In the bayous south and west of New Orleans the fallout from the BP oil spill continues to be felt more than a year after the well was capped.
Shrimp boats sit idle, not because the fisheries are producing seafood that is unsafe to eat – Gulf Coast seafood was deemed safe for consumption months ago1 – but because squeamish outsiders remain suspicious.
Offshore oil rigs are being towed away to distant waters, drying up thousands of potential jobs here, not because drilling remains under moratorium – the post spill moratorium was lifted in October of 2010 – but because the federal government is slow to grant permits. Tourism is in peril. While New Orleans has clawed its way back, the swamp tours, fish camps, culinary trails and plantation tours of this region are hanging by a thread.
The common denominator seems to be mistrust, which makes the battered economy of southern Louisiana a microcosm of the larger US economy whose single biggest drag is the unwillingness on the part of anyone – consumers, businesses or government – to take a risk.
Like the country as a whole, this region has been burned twice: first by the recklessness of an under-regulated industry, and then again by the fear engendered by what happened as a result.
The good people of Acadiana desperately need someone to take a gamble on their behalf. Yet outsiders remain wary.
Fear Not, Cajun Country is Calling
Known as Acadiana, because of the prevalence of Cajun peoples in the area (the word Cajun is an idiomatic rendering of the word “Acadian”), this low lying region is the largest provider of domestic seafood in the continental US2 and produces more than a quarter of its domestic oil 3. The two industries had co-existed amicably for years until the events of April 20th, 2010.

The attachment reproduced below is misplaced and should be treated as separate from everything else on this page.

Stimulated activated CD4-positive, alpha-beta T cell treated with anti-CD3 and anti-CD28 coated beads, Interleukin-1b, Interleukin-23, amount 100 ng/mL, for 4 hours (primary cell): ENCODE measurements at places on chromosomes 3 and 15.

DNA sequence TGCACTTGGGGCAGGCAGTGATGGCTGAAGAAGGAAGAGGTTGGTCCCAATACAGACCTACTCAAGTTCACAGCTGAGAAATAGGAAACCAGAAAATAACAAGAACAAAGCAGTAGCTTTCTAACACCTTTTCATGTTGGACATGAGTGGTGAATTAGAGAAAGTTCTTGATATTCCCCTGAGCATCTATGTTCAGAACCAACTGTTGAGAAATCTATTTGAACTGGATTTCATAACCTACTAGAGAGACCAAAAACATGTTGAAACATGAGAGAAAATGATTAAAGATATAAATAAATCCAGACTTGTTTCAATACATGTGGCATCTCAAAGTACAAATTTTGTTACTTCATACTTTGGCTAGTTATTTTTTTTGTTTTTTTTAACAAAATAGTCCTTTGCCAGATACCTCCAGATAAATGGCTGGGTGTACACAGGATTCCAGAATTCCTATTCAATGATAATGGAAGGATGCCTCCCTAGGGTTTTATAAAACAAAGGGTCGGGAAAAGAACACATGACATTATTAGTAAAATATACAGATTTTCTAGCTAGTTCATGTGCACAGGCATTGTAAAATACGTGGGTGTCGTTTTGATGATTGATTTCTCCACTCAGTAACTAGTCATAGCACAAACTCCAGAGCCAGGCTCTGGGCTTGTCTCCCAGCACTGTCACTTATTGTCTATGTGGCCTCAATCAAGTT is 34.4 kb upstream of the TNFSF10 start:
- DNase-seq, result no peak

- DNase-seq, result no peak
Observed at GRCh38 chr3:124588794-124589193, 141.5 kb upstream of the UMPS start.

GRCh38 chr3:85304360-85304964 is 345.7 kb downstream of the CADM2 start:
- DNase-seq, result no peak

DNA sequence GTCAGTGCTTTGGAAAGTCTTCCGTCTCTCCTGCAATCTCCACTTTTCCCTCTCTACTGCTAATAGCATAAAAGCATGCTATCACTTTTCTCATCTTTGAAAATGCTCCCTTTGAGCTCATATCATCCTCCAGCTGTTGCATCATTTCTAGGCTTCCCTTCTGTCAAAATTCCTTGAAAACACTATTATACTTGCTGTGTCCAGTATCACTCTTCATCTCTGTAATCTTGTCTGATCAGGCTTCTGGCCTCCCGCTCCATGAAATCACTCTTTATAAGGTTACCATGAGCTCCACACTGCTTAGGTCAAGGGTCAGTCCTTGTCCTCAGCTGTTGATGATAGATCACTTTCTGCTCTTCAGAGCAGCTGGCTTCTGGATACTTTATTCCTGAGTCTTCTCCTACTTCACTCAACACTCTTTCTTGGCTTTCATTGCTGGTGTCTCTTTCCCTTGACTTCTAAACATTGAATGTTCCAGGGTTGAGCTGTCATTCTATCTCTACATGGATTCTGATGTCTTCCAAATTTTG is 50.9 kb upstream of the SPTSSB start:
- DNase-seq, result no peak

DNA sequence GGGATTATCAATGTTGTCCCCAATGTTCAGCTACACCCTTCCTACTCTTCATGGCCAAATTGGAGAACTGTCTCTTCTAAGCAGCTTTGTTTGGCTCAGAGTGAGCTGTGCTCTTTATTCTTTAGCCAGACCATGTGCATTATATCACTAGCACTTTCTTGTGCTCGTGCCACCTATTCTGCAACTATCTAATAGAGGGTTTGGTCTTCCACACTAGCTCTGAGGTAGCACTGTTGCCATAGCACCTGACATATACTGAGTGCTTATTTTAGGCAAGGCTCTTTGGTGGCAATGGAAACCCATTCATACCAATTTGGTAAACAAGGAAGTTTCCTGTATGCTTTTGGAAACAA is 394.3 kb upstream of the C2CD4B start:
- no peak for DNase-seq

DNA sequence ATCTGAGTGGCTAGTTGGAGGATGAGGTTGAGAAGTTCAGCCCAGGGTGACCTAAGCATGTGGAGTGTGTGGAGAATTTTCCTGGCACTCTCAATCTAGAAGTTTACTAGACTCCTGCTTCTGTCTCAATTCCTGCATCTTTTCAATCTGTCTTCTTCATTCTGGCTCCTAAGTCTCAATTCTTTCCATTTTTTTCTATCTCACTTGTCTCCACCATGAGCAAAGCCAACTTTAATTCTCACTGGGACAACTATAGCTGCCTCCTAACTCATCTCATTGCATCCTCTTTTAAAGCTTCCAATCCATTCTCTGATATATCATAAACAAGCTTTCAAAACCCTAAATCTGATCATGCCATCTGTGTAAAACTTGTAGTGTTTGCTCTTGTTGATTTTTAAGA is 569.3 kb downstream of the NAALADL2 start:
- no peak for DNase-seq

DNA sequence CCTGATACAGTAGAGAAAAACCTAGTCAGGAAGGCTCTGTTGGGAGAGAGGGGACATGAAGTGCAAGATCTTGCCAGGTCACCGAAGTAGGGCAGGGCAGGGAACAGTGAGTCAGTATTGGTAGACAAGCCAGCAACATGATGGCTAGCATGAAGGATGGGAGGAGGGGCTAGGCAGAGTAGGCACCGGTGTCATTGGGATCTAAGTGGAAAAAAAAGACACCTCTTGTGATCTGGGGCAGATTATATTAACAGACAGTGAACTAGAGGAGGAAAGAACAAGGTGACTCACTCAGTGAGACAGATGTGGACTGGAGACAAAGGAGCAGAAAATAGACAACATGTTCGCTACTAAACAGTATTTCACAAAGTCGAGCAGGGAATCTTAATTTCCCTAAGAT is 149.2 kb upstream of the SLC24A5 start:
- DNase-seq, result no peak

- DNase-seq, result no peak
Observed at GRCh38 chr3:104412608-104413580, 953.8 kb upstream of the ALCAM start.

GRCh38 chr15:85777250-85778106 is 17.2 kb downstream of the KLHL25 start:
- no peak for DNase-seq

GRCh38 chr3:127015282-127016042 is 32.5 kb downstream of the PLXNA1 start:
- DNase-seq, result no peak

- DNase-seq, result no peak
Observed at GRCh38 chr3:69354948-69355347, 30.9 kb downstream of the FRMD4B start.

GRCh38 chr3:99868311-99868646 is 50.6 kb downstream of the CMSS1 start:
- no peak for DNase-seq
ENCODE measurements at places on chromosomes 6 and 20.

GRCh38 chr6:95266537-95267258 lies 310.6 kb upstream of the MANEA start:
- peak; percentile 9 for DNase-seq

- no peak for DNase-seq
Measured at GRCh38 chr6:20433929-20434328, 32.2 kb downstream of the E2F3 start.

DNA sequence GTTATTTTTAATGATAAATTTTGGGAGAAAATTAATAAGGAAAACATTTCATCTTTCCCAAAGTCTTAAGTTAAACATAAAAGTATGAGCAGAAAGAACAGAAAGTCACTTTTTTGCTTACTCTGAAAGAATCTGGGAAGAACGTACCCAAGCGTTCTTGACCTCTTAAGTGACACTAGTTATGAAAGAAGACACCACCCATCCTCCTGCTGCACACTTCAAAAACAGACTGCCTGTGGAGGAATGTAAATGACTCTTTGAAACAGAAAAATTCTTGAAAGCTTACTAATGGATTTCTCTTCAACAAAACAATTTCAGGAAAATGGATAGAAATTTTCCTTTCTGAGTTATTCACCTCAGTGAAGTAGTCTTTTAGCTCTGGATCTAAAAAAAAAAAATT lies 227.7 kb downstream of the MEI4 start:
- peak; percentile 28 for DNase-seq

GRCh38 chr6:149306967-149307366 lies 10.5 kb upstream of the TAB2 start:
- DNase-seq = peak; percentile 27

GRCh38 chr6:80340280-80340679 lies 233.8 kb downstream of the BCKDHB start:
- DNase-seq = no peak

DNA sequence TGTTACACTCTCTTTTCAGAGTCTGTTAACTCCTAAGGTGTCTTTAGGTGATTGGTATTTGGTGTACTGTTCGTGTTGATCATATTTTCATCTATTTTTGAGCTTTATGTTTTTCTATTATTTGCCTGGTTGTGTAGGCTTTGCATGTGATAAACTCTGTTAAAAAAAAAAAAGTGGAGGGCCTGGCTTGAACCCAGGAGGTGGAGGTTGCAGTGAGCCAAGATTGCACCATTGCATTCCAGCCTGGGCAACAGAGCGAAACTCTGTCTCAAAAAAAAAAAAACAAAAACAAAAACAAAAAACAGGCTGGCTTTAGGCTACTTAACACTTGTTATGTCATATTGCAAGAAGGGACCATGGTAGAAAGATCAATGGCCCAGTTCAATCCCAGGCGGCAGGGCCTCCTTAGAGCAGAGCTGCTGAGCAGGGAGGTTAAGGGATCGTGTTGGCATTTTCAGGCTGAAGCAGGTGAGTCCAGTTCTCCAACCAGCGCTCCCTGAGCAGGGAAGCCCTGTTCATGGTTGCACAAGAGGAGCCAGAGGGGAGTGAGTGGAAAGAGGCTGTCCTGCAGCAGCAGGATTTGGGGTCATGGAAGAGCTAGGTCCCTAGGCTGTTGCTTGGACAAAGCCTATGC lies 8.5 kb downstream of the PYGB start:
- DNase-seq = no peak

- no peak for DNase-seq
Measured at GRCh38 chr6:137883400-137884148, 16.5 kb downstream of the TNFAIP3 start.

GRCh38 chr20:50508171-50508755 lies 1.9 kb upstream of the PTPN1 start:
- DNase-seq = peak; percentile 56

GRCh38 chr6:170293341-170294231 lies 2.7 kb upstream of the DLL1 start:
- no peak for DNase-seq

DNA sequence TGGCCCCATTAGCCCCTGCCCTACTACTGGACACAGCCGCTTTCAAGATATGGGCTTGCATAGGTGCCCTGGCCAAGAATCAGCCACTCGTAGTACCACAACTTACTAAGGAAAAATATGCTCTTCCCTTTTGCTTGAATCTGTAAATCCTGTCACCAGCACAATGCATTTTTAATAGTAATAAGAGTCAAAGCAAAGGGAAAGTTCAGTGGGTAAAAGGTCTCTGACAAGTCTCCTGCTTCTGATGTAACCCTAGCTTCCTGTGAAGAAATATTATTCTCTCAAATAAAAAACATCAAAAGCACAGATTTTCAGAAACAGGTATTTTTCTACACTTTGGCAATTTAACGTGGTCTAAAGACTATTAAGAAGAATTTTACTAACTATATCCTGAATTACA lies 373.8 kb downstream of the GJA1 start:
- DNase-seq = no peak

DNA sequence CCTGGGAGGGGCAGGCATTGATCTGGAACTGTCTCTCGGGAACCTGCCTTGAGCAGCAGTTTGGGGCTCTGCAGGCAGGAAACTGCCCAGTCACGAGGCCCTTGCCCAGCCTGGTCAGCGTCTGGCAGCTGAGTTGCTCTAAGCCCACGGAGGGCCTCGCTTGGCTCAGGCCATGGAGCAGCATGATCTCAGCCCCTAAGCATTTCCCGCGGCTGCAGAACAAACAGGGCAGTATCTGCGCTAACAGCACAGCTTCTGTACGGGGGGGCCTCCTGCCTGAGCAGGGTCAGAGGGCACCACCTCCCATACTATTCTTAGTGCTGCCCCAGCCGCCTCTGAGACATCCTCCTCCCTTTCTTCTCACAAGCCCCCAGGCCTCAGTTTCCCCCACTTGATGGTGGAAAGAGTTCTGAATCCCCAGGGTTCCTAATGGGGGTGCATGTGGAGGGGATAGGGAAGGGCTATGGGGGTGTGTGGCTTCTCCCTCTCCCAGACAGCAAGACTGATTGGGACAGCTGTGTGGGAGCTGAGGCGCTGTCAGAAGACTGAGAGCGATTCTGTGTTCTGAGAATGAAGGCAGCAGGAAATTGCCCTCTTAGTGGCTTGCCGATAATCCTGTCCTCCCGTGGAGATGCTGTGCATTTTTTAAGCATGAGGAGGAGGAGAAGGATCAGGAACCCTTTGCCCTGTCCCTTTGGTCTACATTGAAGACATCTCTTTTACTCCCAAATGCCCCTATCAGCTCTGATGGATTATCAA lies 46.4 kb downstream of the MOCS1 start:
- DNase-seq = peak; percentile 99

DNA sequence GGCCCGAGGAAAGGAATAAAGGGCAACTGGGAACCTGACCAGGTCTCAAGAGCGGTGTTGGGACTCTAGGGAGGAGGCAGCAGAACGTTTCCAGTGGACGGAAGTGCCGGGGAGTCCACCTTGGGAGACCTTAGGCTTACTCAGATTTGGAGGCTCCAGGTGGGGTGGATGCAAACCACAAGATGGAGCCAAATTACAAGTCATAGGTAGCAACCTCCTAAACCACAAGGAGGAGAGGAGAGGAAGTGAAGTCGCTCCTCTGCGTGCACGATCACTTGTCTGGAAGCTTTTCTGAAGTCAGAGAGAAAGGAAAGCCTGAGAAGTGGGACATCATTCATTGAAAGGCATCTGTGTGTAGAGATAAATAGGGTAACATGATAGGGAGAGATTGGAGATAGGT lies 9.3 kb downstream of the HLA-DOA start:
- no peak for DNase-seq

The BP oil spill dumped 155 million gallons of crude oil into the Gulf, fouling the waters and killing tens of thousands of birds and marine life, as well as forcing fishery closures across more than 88,000 square miles 4. Thousands of fishermen lost their jobs.
BP responded with payouts designed to compensate victims for losses traceable to the spill, but such generosity has done little to allay the long term effects of a crippled economy. A rebound in tourism is fervently hoped for but long in coming.
To visit Acadiana now can feel a little like an act of charity. But if so, it’s an act of kindness that can pay dividends in more ways than one. The region is rich with culture and history. And then there’s the food. If you want to get a taste of Louisiana, you must get a taste of the region.
The Tabasco Factory Tour and Other Culinary Look-Sees
At the Conrad Rice Company in New Iberia, a $4 tour of a working rice mill begins with a fifteen minute film on the culture of Cajun country, followed by a guided tour of the 100 year old mill by one of the friendly ladies who runs the company store. The mill is a rustic wooden building employing 22 people and an indolent cat that cannot be persuaded to move from its perch atop a conveyor belt by any other means than switching it on.
In the course of the 20 minute walk-through you learn how rice is processed, an interesting procedure, and then your guide answers questions and concludes by offering samples, with red beans and hot sauce, of course, in the adjacent store.
Not surprisingly, the hot sauce they provide is Tabasco, and after you’ve wrapped up your quick tour of the mill, it’s a short ten minute drive to Avery Island where the Tabasco factory tour awaits.